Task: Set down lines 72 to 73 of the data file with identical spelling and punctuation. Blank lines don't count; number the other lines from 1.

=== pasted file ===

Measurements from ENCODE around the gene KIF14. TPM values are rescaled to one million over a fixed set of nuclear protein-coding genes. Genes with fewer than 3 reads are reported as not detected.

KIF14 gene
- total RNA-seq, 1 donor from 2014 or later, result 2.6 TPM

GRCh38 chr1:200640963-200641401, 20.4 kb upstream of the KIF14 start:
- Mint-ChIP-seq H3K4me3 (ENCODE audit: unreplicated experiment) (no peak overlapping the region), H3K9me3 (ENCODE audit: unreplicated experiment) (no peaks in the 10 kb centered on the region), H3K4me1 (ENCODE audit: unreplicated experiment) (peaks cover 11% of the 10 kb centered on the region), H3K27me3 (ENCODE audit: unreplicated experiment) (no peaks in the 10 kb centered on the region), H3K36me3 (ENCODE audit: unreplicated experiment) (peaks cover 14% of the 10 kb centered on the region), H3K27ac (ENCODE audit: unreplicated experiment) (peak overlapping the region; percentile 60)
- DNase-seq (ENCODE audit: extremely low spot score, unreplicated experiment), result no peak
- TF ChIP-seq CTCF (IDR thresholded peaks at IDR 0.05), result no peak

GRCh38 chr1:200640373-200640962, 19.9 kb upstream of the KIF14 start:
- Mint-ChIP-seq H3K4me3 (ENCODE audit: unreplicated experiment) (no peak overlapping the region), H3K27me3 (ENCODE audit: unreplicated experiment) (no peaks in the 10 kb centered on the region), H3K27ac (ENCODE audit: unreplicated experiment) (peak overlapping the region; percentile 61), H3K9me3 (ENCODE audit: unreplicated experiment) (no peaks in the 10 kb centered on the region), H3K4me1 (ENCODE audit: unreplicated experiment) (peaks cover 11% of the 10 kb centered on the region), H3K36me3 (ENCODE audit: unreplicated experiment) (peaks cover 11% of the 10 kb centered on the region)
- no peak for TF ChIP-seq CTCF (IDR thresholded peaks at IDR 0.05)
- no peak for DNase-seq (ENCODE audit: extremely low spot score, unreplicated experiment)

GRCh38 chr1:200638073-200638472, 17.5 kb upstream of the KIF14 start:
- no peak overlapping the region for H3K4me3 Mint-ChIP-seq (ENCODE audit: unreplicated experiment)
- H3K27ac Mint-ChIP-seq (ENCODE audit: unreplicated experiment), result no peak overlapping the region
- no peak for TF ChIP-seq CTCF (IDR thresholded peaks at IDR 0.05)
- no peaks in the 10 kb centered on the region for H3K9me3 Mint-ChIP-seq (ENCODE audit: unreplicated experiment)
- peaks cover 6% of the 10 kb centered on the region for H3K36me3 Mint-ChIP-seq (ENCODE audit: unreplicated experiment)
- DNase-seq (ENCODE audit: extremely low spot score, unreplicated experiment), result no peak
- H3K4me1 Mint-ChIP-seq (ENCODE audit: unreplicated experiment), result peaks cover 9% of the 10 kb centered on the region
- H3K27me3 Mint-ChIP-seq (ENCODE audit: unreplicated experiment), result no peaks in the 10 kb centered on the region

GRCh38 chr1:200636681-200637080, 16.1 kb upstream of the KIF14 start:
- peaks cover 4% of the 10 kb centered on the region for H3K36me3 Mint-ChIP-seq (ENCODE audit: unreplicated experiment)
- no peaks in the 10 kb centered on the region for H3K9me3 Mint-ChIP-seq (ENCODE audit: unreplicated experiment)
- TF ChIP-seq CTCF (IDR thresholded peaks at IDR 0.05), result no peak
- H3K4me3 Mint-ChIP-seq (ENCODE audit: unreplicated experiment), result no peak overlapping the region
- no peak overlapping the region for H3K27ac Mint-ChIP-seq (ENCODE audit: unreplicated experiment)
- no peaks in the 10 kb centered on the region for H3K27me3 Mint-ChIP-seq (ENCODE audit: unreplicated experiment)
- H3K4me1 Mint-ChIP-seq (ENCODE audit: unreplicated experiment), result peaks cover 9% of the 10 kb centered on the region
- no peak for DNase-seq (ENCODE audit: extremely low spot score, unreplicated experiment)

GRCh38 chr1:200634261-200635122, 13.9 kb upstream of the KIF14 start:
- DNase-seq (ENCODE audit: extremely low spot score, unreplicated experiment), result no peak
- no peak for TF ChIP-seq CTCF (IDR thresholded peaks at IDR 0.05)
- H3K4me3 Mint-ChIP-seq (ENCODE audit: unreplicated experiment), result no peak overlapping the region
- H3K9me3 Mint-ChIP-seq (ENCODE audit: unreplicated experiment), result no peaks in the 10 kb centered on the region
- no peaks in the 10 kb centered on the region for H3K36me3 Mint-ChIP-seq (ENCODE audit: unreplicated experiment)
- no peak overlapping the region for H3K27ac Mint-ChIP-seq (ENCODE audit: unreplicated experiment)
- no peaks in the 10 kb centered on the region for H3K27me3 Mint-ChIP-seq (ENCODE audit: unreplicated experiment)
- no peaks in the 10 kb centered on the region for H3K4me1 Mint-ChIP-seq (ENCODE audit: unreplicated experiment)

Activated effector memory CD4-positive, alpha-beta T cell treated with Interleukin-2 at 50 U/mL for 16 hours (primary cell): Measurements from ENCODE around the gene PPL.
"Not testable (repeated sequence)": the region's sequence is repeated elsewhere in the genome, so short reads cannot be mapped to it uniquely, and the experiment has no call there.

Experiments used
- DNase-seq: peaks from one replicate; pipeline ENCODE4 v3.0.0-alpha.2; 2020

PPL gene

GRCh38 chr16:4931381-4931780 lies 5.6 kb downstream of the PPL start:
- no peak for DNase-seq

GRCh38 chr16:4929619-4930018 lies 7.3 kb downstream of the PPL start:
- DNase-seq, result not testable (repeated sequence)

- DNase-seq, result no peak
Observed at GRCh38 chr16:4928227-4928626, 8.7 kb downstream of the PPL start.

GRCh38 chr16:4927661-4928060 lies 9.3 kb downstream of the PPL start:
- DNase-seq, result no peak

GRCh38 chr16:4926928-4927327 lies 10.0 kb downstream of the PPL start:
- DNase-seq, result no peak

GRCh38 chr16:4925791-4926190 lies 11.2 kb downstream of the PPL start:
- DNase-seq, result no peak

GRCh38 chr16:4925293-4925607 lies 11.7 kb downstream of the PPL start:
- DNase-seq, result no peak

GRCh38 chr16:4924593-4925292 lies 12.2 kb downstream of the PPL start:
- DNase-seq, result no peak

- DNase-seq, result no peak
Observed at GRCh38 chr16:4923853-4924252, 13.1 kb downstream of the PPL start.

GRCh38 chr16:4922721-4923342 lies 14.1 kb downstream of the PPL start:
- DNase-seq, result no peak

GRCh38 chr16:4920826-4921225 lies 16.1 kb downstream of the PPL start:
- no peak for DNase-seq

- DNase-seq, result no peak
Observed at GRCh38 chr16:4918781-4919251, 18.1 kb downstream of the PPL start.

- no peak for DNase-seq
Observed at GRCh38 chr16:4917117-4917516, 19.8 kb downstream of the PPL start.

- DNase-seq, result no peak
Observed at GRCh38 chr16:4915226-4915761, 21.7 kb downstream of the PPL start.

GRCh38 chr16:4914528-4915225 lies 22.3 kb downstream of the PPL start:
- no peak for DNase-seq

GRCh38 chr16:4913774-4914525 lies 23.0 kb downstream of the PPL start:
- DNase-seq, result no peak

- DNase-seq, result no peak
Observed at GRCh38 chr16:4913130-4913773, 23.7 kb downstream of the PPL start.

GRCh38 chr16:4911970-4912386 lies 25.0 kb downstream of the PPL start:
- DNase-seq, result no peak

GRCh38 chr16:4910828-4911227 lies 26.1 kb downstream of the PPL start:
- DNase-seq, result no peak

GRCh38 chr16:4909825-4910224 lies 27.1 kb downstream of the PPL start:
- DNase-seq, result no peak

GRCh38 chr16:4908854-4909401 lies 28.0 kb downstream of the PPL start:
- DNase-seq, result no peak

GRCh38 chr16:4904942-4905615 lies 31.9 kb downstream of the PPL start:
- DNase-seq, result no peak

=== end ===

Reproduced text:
GRCh38 chr16:4914528-4915225 lies 22.3 kb downstream of the PPL start:
- no peak for DNase-seq